Honour for tireless campaigner spreading equality for disabled

Richard Rieser is recognised with a gong in the Queen’s Birthday Honours

Friday, 18th June 2021 — By Helen Chapman

Richard Rieser

Richard Rieser has been awarded an OBE

A CAMPAIGNER who has travelled the globe working on equality for disabled people has been recognised with a gong in the Queen’s Birthday Honours.

Richard Rieser, who lives in Newington Green, was awarded an OBE after helping to train people to see the changes that are needed.

“In many places around the world, there are real efforts to become more inclusive,” said Mr Rieser.

“But in terms of the physical infrastructure, we still have a huge way to go. People put ramps into their buildings, but they don’t think of all the other issues.”

He added: “Unless we have a means of actually giving a liberation strategy to disabled people so that they don’t blame themselves for the position they’re in – that means actually overcoming the barriers that they face so they can actually get on with a decent life – then not much will change.”

Mr Rieser, who relies on crutches after contracting polio as a child, started his career teaching in Hackney.

He is now the chief executive of the World of Inclusion and general secretary of the Commonwealth Disabled People’s Forum.

There are currently 14 million people registered living with a disability in the UK but Mr Rieser said the number is more likely to be double when counting mental health issues.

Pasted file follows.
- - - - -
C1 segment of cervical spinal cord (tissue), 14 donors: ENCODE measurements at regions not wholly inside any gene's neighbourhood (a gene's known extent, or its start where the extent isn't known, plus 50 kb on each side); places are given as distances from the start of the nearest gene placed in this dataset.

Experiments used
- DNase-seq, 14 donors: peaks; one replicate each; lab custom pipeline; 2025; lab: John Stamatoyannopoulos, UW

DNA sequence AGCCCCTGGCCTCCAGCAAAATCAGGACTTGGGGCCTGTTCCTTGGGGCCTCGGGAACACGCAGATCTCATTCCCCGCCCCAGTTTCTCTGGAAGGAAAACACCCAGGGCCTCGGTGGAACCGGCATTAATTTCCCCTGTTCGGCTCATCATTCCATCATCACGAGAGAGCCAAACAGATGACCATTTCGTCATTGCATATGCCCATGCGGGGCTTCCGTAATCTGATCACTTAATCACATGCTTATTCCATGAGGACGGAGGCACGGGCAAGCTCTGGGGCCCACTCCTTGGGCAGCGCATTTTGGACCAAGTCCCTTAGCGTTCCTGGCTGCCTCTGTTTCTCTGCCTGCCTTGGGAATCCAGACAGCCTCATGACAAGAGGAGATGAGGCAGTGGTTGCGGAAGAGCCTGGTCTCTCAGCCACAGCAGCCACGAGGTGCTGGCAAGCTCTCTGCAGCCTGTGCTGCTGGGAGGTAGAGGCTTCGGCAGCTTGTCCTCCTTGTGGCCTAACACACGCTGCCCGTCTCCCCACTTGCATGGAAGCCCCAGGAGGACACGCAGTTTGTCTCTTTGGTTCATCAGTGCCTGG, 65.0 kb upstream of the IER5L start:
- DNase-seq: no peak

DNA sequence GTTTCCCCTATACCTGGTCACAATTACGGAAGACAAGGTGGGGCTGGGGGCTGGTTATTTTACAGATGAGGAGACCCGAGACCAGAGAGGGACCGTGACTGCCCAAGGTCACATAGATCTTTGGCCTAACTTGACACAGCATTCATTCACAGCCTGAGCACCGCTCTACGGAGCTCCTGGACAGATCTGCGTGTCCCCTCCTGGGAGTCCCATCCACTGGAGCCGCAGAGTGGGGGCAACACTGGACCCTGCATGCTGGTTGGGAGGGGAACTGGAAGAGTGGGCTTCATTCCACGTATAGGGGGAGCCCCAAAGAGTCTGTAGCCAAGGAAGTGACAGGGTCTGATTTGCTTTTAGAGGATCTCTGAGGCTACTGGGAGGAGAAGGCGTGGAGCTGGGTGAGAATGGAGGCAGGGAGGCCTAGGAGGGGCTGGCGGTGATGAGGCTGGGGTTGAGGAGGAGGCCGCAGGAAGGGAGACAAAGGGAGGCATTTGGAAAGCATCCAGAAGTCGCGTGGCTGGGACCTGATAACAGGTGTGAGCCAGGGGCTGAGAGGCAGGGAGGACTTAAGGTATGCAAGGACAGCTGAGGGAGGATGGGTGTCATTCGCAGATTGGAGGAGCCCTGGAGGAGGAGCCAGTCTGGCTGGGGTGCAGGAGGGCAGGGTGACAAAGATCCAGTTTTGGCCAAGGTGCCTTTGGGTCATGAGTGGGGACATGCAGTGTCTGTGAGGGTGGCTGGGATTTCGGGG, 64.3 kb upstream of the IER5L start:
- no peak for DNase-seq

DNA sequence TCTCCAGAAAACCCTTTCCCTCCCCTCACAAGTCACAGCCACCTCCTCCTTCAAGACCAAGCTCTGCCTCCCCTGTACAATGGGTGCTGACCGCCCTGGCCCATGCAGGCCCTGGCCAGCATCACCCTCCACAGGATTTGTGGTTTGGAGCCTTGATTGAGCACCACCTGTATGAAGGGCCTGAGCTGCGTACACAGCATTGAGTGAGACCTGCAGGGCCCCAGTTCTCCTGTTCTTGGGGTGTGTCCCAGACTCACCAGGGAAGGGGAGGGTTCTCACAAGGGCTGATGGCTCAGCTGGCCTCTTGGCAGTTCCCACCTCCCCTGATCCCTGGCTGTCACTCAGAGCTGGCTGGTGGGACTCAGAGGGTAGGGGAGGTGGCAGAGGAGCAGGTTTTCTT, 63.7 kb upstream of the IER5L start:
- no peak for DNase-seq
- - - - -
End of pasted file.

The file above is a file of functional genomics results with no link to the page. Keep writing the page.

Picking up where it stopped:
“At least half of the disabled people in the UK have hidden impairments that can affect all sorts of people,” he said.

“There are people with diabetes, autism, ADHD and people with mental health issues.

“These are all counted as disabled people. Mental health is a subsection of disability.”

Mr Rieser said he carefully considered the history and politics connected to the Order of British Empire award before accepting it.

He said: “I had to think several times about whether to accept it because the empire were purveyors of racism and many other inhuman human rights abuses.

“I would obviously argue it should be changed into a medal of excellence or something so it was less connected to the past. But I am pleased to have the work acknowledged, not just for myself but also for all the people I work with.”

Mr Rieser added: “I’ve been working for 25 years in the field and not had any acknowledgement, which surprised me a ­little bit.

“It’s not the thing itself, it’s the recognition I would say is the important thing.

“If you don’t accept this sort of award, there’s no other means of recognition.”

Penny Barratt, chief executive of the Bridge London Trust running special schools in Islington was also awarded an OBE in the honours announced on Friday evening.

She said she felt “quite shell shocked” but it was recognition for her whole team.

Medal for crisis hero

Katy Porter

A CHARITY worker who set up a food distribution hub during the coronavirus crisis has been given the British Empire Medal.

Katy Porter, chief executive of the Manor Gardens Welfare Trust, based off Hornsey Road, said the award had come as a “complete surprise”.

She said: “I’m very proud of everything the dedicated staff and volunteers have been able to achieve when we were needed most.”

Manor Gardens distributed food parcels to 1,500 people, including 680 children.

More recently, the charity’s volunteers have helped with the coronavirus vaccination rollout.

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